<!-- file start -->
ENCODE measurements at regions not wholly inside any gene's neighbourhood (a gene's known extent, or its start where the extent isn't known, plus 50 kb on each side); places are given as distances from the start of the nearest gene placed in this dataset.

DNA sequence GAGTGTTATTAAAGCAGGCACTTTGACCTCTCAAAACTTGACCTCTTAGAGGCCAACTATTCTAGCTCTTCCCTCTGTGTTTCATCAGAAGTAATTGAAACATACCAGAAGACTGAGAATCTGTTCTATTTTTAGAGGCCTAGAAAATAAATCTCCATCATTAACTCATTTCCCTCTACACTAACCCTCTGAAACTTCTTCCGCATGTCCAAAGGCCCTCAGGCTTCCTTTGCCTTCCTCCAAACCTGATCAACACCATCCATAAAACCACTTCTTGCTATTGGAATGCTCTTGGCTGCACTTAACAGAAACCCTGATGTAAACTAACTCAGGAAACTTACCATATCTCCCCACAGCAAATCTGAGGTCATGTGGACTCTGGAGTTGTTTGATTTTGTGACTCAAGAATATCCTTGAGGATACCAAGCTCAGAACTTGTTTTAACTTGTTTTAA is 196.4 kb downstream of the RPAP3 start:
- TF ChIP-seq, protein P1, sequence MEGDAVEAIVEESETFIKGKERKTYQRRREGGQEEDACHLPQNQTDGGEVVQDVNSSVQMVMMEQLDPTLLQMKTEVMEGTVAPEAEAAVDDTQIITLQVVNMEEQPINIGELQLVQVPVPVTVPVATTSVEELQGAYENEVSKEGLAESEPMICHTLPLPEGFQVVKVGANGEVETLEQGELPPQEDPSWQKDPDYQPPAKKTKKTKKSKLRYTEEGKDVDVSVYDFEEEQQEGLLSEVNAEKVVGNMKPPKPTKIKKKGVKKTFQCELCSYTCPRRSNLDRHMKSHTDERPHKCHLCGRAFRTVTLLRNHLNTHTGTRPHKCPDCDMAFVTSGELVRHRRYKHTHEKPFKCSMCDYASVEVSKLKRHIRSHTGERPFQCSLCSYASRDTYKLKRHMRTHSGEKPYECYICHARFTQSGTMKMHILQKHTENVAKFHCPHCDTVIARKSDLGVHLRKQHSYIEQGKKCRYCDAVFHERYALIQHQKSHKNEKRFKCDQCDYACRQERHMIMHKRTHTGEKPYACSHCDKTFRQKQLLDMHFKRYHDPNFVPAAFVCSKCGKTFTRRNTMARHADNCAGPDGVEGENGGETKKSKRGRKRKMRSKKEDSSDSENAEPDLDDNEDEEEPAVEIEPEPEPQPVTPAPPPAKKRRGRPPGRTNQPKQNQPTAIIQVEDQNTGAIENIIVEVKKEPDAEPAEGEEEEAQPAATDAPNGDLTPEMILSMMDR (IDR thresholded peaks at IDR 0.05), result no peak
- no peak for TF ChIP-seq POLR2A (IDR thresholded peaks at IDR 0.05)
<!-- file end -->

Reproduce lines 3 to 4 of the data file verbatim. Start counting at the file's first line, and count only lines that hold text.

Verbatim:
- TF ChIP-seq, protein P1, sequence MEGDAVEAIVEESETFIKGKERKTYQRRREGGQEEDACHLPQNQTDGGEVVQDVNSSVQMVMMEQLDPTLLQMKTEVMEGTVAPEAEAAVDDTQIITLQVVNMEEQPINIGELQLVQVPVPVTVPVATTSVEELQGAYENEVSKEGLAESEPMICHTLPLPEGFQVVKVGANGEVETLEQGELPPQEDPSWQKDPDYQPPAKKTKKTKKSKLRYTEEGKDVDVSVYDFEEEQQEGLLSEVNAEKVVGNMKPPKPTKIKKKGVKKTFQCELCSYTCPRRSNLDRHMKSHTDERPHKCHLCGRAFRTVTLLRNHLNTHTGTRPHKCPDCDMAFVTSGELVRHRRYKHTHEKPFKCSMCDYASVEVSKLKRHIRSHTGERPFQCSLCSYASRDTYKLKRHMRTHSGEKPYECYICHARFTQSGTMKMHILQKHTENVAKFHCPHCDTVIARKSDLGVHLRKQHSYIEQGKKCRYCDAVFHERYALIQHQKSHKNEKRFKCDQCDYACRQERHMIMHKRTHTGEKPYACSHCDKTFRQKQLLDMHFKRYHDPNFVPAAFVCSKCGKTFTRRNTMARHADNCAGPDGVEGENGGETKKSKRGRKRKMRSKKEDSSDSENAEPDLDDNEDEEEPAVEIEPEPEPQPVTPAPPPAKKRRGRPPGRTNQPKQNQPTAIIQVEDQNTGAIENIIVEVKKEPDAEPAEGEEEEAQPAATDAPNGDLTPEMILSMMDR (IDR thresholded peaks at IDR 0.05), result no peak
- no peak for TF ChIP-seq POLR2A (IDR thresholded peaks at IDR 0.05)